Sidney Hillman’s Legacy: Honoring a Free Press, Advancing Workers’ Rights
Guest author Harold Meyerson, editor at large of The American Prospect, a former op-ed columnist for The Washington Post, a longtime judge of the Hillman Awards and a Shanker Institute Board Member, reminds us on Press Freedom Day that a free press and a powerful workers’ movement are two necessary components of a vibrant democracy.
This evening in New York, a number of journalists, union activists and kindred progressives will come together for the annual presentation of the Sidney Hillman Prizes, which for the past 72 years have been awarded to journalists who, as the Hillman Foundation puts it, “pursue investigative reporting and deep storytelling in service of the common good.” The Foundation bestows its awards in a number of categories: book, newspaper, magazine, broadcast and web, and this year, received more than 500 entries from which the judges chose the winners.
Unlike virtually every other journalism award contest, there’s no fee for submitting an entry. There is, in fact, a long tradition of Hillman exceptionalism, beginning with the fact that the awards and the foundation were created by a union. Sidney Hillman was the longtime president of the Amalgamated Clothing Workers, the co-founder (with John L. Lewis) of the CIO, a lifelong champion of social unionism (to which the union’s construction of housing for New York’s clothing workers attests), and the labor leader who was closest to Franklin Roosevelt. When he died in 1946, the union began considering how best they could honor him. What they came up with was a foundation that would award journalism “in service of the common good,” a foundation that the union and its successors funded well into the current century.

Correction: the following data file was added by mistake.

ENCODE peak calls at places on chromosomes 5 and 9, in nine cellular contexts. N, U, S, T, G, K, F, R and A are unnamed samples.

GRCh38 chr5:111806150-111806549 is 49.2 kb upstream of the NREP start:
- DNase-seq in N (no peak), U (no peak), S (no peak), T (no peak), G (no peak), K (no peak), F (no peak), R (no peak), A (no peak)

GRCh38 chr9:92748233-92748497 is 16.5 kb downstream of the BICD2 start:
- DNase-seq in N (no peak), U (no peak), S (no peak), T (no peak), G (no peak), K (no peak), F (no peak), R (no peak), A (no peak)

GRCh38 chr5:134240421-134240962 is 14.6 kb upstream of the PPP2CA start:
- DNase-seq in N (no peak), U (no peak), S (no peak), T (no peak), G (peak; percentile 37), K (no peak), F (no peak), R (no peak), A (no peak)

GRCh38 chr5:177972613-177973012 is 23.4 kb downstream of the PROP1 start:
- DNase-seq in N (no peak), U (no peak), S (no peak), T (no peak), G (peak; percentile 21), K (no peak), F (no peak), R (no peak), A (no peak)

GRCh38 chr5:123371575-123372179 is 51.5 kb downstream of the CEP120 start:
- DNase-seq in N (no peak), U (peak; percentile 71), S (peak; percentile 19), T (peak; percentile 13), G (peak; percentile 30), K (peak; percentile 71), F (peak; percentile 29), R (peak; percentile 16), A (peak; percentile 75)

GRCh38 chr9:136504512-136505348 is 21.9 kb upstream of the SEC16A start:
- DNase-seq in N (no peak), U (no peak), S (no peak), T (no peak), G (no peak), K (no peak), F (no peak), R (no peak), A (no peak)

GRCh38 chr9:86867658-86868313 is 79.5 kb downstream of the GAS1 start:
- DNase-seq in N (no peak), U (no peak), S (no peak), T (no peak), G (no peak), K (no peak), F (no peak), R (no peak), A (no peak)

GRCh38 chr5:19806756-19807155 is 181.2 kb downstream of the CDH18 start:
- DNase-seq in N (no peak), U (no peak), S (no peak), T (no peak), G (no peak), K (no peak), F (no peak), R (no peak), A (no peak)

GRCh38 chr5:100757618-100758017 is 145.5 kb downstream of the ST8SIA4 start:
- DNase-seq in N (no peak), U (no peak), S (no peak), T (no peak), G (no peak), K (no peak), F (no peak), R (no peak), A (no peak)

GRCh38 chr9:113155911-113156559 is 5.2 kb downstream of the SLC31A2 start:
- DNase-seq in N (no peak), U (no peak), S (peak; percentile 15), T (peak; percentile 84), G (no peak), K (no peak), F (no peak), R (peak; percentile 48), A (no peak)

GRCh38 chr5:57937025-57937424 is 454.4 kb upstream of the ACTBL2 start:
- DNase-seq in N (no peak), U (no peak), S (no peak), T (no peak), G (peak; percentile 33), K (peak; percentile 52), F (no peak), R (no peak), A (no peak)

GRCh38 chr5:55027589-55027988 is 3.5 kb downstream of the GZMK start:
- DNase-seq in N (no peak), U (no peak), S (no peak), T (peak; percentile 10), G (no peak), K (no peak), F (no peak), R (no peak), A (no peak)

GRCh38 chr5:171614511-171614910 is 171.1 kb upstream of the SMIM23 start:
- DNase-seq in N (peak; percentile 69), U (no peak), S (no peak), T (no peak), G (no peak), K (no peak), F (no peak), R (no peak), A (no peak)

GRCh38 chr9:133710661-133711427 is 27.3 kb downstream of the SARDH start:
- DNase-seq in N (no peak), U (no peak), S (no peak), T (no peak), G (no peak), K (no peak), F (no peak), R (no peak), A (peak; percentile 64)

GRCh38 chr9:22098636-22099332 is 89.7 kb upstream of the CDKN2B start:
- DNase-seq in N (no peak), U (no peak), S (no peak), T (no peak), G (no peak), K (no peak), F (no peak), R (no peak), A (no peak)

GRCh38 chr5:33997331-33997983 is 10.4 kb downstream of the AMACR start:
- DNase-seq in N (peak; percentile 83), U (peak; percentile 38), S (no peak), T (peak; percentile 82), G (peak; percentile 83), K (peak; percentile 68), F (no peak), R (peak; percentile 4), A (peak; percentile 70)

What Hillman and his successors understood was that democracy requires both a vibrant free press and a powerful union movement – and that no democracy had long endured without both. In the years since awards began, they have gone to such brilliant “common good” story tellers as Murray Kempton, Edward R. Murrow (for his take down of Sen. Joseph McCarthy), Michael Harrington (for The Other America), and Spike Lee (for his Katrina documentary “When the Levees Broke.”) They have gone to national institutions like PBS, The New York Times and The Washington Post, and courageous small-town papers and local broadcast outlets.
This year’s awards are going to a similarly broad range of recipients, including Eyal Press for his book Dirty Work: Essential Jobs and the Hidden Toll of Inequality in America; Ari Berman for his coverage of voting rights in Mother Jones; and an Arizona local broadcast affiliate of ABC TV, for uncovering the deceptions of the Phoenix police in charging protestors in the wake of George Floyd’s murders.
The Hillmans also bestow a lifetime achievement award every other year to a labor historian. This year’s award goes to Columbia University’s Eric Foner, whose brilliant histories dispelled the D.W. Griffith view of Reconstruction by documenting the rise of both Black democratic participation and white terrorism that actually characterized those years.
On Press Freedom Day, the Hillman Awards remind us that a free press and a powerful workers’ movement are two necessary components of a vibrant democracy.